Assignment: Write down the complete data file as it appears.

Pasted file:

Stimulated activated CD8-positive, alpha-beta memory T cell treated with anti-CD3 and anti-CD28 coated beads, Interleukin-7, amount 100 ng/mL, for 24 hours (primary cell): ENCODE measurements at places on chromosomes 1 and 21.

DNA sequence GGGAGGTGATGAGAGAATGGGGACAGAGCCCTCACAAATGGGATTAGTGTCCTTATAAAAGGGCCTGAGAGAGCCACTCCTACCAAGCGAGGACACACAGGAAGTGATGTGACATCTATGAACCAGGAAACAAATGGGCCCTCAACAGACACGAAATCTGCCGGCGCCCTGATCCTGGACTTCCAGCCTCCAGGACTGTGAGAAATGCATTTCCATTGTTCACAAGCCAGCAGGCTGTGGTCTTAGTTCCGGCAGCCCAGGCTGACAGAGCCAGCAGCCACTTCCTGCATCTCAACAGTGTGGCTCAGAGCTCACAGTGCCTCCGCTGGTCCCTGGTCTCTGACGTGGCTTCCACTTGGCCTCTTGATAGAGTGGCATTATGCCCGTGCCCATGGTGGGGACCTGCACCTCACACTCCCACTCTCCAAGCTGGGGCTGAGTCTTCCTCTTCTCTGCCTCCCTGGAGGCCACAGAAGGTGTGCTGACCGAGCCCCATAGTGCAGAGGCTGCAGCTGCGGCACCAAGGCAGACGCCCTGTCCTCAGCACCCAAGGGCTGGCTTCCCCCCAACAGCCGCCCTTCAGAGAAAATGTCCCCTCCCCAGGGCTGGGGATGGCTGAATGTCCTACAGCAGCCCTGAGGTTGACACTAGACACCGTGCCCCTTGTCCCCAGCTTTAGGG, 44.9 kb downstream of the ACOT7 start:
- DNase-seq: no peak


Stimulated activated CD8-positive, alpha-beta memory T cell treated with anti-CD3 and anti-CD28 coated beads, Interleukin-7, amount 100 ng/mL, for 24 hours (primary cell): ENCODE measurements at places on chromosomes 1 and 21.

DNA sequence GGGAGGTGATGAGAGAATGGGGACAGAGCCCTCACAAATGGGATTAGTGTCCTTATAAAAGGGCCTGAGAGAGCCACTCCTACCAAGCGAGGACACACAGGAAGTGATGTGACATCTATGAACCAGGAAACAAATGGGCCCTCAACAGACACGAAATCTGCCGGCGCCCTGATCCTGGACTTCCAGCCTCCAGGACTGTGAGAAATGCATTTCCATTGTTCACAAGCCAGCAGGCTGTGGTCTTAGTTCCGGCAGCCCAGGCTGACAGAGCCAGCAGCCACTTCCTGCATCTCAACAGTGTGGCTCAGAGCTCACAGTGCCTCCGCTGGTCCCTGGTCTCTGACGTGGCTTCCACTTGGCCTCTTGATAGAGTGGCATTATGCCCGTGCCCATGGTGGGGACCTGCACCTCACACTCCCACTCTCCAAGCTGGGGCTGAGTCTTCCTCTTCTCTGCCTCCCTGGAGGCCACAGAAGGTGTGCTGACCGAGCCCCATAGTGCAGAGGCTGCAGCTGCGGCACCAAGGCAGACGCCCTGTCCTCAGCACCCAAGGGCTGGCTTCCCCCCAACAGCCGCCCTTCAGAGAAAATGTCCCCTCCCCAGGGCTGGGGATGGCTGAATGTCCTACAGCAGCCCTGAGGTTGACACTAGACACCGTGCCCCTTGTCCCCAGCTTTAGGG, 44.9 kb downstream of the ACOT7 start:
- DNase-seq: no peak